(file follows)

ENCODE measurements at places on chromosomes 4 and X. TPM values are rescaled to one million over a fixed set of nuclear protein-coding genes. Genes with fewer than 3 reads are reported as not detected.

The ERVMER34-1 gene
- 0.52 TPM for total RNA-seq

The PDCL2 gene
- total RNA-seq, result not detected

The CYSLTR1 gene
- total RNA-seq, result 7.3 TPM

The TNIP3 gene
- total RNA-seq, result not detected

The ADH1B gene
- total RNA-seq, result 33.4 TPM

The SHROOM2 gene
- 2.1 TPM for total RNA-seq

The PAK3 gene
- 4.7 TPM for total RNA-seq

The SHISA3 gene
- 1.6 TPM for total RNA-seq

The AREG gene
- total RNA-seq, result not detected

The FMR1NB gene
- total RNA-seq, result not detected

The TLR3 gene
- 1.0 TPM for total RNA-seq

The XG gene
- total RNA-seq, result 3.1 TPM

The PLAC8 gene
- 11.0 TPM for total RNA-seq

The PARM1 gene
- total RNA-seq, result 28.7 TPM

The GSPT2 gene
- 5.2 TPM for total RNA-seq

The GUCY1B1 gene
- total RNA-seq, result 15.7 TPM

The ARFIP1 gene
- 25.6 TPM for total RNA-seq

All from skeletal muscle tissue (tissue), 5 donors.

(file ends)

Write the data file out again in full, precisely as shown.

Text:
ENCODE measurements at places on chromosomes 4 and X. TPM values are rescaled to one million over a fixed set of nuclear protein-coding genes. Genes with fewer than 3 reads are reported as not detected.

The ERVMER34-1 gene
- 0.52 TPM for total RNA-seq

The PDCL2 gene
- total RNA-seq, result not detected

The CYSLTR1 gene
- total RNA-seq, result 7.3 TPM

The TNIP3 gene
- total RNA-seq, result not detected

The ADH1B gene
- total RNA-seq, result 33.4 TPM

The SHROOM2 gene
- 2.1 TPM for total RNA-seq

The PAK3 gene
- 4.7 TPM for total RNA-seq

The SHISA3 gene
- 1.6 TPM for total RNA-seq

The AREG gene
- total RNA-seq, result not detected

The FMR1NB gene
- total RNA-seq, result not detected

The TLR3 gene
- 1.0 TPM for total RNA-seq

The XG gene
- total RNA-seq, result 3.1 TPM

The PLAC8 gene
- 11.0 TPM for total RNA-seq

The PARM1 gene
- total RNA-seq, result 28.7 TPM

The GSPT2 gene
- 5.2 TPM for total RNA-seq

The GUCY1B1 gene
- total RNA-seq, result 15.7 TPM

The ARFIP1 gene
- 25.6 TPM for total RNA-seq

All from skeletal muscle tissue (tissue), 5 donors.